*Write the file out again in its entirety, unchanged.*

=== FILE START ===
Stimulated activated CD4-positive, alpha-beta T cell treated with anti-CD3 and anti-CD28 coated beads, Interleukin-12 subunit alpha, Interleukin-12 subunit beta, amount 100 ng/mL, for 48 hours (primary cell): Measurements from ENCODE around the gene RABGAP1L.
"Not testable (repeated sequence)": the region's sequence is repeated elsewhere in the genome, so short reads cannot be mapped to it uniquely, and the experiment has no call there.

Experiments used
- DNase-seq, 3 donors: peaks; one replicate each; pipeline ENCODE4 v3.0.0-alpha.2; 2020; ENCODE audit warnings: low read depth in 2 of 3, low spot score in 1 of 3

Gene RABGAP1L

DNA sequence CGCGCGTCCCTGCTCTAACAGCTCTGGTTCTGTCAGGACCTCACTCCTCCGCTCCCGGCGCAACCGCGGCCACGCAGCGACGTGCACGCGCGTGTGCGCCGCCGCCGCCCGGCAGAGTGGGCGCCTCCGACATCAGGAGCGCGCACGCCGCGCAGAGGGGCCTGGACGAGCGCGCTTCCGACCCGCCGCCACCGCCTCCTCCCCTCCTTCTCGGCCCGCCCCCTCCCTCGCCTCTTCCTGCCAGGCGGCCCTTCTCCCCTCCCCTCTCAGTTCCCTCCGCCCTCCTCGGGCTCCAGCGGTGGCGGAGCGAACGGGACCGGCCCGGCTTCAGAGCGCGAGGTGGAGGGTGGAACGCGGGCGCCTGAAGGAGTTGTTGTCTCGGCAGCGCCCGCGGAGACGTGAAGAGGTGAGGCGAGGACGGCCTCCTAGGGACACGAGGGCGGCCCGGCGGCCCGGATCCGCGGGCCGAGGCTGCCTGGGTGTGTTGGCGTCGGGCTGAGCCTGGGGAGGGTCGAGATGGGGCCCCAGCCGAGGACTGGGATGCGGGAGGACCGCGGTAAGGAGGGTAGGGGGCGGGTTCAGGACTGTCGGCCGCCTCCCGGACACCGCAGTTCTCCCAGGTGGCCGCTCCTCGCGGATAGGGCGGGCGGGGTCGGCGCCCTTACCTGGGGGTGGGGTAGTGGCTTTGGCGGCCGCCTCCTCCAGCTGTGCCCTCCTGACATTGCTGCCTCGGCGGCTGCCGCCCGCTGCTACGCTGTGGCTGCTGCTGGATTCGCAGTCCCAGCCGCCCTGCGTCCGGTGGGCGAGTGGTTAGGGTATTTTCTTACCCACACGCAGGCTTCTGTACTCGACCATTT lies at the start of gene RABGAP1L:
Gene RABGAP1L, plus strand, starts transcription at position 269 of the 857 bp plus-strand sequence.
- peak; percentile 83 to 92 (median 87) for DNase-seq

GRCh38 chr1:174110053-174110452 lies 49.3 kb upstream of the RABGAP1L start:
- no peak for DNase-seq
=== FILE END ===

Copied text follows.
Stimulated activated CD4-positive, alpha-beta T cell treated with anti-CD3 and anti-CD28 coated beads, Interleukin-12 subunit alpha, Interleukin-12 subunit beta, amount 100 ng/mL, for 48 hours (primary cell): Measurements from ENCODE around the gene RABGAP1L.
"Not testable (repeated sequence)": the region's sequence is repeated elsewhere in the genome, so short reads cannot be mapped to it uniquely, and the experiment has no call there.

Experiments used
- DNase-seq, 3 donors: peaks; one replicate each; pipeline ENCODE4 v3.0.0-alpha.2; 2020; ENCODE audit warnings: low read depth in 2 of 3, low spot score in 1 of 3

Gene RABGAP1L

DNA sequence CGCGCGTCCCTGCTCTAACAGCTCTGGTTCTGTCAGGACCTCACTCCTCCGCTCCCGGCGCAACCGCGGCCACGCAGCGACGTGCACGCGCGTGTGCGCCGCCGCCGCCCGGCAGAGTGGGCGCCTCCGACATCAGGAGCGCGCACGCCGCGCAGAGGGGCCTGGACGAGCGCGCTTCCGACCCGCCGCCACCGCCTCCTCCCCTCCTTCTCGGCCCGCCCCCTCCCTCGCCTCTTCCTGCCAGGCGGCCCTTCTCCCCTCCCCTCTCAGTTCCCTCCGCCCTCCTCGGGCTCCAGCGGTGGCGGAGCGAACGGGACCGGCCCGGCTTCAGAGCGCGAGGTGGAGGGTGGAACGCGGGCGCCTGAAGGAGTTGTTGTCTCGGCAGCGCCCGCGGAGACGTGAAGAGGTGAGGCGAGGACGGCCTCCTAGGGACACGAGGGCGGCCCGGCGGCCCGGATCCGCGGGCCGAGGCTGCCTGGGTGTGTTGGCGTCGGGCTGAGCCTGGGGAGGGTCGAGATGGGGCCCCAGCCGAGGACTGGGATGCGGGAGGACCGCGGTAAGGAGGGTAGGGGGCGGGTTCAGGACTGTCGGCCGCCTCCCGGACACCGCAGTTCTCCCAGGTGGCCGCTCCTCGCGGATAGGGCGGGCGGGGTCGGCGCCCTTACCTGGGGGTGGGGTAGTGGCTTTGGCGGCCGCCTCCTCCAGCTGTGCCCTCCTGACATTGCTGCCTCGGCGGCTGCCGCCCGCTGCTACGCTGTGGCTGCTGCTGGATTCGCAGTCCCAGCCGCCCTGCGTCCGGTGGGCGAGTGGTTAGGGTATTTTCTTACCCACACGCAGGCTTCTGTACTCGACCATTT lies at the start of gene RABGAP1L:
Gene RABGAP1L, plus strand, starts transcription at position 269 of the 857 bp plus-strand sequence.
- peak; percentile 83 to 92 (median 87) for DNase-seq

GRCh38 chr1:174110053-174110452 lies 49.3 kb upstream of the RABGAP1L start:
- no peak for DNase-seq